Sunday October 21, 2018
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Sudan Suffers From A Chikungunya Outbreak

Activists on social media said the number of people infected by the disease was much higher than the government's figure and that there had been deaths not documented by the government.

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A woman sits inside a mosquito tent in the town of Abyei, Sudan. VOA
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More than 11,000 people in Sudan’s eastern state of Kassala have been infected over the past month by Chikungunya, a debilitating mosquito-borne viral disease, but no deaths have been reported, a Sudanese official said Tuesday.

Chikungunya is spread by two mosquito species and can cause severe symptoms, which develop three to seven days after a person is bitten by an infected mosquito. They include high fever, headache, muscle pain, back pain and rash. In rare cases, it is fatal. There are no dedicated treatments or vaccines for Chikungunya.

“So far official statistics say that about 11,000 people were infected, and there haven’t been any documented cases of death because of the Chikungunya fever,” said Magzoub Abou Moussa, a spokesman for the Kassala state administration.

Chikungunya
Omar al Bashir, President of Sudan, wikimedia commons

Heavy rains

The outbreak began in recent weeks when heavy rains pummeled the area, which led to the flooding of a major river in Kassala.

Abou Moussa said his state had received health and technical aid from Sudan’s health ministry, but expressed concern over the spread of the virus and called for further help.

Eyewitnesses said they had seen planes on Monday sweeping over the state, spraying mosquito pesticides.

Sudanese opposition parties have accused the government of failing to deal with the situation in Kassala and called for international organizations’ help.

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Women sit in line on the ground waiting to receive food distributed by the World Food Program (WFP) in Padeah, South Sudan, March 1, 2017. VOA

“We hold the government fully responsible for the spread of the epidemic,” said a statement from the National Umma Party, the largest opposition party. “We call on civil society organizations and the World Health Organization to help the people of Kassala.”

Also Read: Sudan Stops 13 Diplomatic and 4 Consular Missions Due to Financial Crisis

Activists on social media said the number of people infected by the disease was much higher than the government’s figure and that there had been deaths not documented by the government. (VOA)

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Vatican Children’s Hospital Carries Out A Pioneering Surgery On a 30-month-old

Surgeons performing a laparoscopy have an extremely detailed picture of the patient's anatomy, allowing more precise incisions with a lower risk of bleeding.

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Toddler receives mother's kidney, part of liver in pioneering transplant. Pixabay

Surgeons at the Vatican children’s hospital in Rome have carried out a pioneering surgery in which a Lebanese woman’s kidney and part of her liver were transplanted in her 30-month-old son, who suffers from a rare metabolic disorder.

Doctors at the Bambin Gesu hospital performed path-breaking laparoscopic surgery on the left side of the woman’s liver and on her kidney.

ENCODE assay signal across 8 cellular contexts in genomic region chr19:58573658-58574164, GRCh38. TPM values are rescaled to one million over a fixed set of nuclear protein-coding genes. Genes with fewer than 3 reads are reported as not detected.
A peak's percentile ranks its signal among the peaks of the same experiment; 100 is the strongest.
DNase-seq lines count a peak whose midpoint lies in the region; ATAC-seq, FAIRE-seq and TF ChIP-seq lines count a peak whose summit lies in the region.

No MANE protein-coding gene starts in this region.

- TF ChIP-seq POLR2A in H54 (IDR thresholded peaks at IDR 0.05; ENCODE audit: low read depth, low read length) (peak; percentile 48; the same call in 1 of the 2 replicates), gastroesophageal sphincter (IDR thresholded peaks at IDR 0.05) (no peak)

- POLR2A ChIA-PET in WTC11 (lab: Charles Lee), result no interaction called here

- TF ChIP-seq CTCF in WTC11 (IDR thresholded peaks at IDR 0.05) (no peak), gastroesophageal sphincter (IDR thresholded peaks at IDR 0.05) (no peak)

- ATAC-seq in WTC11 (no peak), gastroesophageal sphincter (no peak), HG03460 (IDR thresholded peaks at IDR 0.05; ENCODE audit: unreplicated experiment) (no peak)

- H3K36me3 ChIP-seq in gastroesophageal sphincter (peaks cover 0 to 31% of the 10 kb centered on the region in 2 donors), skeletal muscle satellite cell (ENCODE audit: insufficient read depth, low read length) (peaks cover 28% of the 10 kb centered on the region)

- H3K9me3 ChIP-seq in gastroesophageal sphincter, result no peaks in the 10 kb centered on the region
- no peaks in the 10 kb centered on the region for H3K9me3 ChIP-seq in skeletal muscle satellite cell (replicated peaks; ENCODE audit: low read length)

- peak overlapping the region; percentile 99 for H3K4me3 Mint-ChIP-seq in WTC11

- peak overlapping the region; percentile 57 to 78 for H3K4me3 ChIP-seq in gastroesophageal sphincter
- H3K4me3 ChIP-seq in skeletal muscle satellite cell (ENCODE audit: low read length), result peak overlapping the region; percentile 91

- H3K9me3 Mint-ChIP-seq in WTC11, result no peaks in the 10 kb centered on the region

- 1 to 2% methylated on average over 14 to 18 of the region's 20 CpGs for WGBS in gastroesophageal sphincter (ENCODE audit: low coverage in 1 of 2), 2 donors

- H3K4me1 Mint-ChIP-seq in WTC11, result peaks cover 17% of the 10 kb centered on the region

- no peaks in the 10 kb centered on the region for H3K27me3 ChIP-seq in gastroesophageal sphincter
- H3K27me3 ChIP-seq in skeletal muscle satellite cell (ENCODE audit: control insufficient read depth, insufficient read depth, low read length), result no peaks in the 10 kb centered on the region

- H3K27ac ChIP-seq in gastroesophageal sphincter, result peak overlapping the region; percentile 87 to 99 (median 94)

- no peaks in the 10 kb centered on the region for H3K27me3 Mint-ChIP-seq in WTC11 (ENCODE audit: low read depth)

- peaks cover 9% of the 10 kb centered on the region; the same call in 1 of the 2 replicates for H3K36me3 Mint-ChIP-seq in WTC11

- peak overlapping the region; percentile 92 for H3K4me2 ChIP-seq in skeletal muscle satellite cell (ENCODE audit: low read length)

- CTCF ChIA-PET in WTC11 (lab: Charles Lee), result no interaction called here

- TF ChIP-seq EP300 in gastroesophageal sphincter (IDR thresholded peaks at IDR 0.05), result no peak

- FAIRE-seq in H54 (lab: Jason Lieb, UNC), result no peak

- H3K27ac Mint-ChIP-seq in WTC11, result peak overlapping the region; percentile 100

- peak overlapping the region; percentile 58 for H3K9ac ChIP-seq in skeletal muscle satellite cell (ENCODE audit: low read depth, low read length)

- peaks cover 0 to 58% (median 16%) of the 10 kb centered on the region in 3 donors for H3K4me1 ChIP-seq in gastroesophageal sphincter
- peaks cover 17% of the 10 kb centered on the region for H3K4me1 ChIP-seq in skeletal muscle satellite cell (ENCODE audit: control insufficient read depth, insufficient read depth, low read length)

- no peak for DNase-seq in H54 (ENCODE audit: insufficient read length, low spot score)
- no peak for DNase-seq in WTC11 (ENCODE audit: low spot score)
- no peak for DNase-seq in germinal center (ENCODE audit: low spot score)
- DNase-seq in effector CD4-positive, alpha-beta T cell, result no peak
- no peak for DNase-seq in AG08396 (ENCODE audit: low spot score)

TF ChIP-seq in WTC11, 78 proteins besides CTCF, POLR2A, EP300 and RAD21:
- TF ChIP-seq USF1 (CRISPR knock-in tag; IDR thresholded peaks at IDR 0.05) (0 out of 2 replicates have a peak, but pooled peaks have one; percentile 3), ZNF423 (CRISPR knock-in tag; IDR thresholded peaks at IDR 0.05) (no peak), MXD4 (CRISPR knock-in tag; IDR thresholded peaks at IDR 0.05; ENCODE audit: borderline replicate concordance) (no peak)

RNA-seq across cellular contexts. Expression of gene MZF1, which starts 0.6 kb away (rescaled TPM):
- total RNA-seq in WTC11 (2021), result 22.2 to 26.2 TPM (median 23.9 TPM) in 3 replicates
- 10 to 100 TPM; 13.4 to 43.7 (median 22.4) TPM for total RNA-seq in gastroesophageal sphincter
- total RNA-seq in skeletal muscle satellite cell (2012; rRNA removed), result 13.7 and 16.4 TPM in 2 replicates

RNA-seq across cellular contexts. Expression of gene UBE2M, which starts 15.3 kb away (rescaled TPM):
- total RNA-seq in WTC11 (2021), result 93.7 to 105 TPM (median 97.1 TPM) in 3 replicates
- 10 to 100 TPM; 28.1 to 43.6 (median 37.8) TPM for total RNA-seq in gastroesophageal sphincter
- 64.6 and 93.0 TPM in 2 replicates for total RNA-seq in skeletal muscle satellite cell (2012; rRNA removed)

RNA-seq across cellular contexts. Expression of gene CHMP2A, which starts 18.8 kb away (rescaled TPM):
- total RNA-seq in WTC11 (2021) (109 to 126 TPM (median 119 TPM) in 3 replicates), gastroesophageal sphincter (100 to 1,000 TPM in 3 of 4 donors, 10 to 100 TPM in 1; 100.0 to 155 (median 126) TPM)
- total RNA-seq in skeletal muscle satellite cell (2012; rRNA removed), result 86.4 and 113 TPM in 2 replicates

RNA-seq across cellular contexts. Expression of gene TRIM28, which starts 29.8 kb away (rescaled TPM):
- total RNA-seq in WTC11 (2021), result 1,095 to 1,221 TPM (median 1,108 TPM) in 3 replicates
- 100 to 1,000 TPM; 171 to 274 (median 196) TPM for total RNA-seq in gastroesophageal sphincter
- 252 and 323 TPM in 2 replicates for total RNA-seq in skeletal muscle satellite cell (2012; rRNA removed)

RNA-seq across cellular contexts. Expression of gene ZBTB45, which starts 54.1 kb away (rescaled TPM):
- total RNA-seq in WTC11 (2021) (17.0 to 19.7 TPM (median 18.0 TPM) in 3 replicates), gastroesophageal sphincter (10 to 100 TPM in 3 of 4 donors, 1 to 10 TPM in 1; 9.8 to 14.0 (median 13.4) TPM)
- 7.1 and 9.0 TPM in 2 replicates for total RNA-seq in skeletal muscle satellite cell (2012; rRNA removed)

The boy, named Danil, suffers from primary hyperoxaluria, a severe form of a rare metabolic disease called oxalosis, characterised by the formation of calcium oxalate deposits in organs and tissues.

Oxalosis can cause urinary infections and permanent kidney damage, and in the most severe cases, can stunt the patient’s growth and cause brittle bones that are vulnerable to fractures. It affects one in 100,000-333,000 people.

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All such patients treated at the Bambin Gesu have had dialysis during surgery and several days afterwards, and all the operations have been successful. Flickr

“This operation could be the first of its kind in the world,” the Bambin Gesu said in a statement.

“We are not aware of previous cases in which laparoscopic surgery has been carried out to transplant the same donor’s liver and kidney one after the other.”

The team at the Bambin Gesu that carried out the laparoscopic transplant in Danil of part his mother’s liver was led by Marco Spada, while the transplant of her kidney to the toddler was spearheaded by Luca dello Strologo.

Laparoscopic surgery to transplant a kidney from a living donor to a recipient is well-established, while the use of the minimally invasive technique for liver transplants is a more recent operation that is only done in the most specialist centres and, in Italy, currently only at the Bambin Gesu.

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Bambin Gesu hospital , Vatican. Flickr

All such patients treated at the Bambin Gesu have had dialysis during surgery and several days afterwards, and all the operations have been successful, according to the hospital. In the past 24 months, it has performed 32 liver or kidney transplants from living donors and 98 from deceased donors.

Also Read: Exposure to Arsenic, Lead may Spike up Risk of Heart Disease

The advantages of laparoscopy include a significant reduction in surgical trauma which reduces the length of time patients need to spend in hospital, less need for painkilling drugs, a lower risk of postoperative complications and a more rapid return to normal life, according to the experts.

And thanks to high-resolution (3K and 4K) and three-dimensional imaging technology, surgeons performing a laparoscopy have an extremely detailed picture of the patient’s anatomy, allowing more precise incisions with a lower risk of bleeding. (IANS)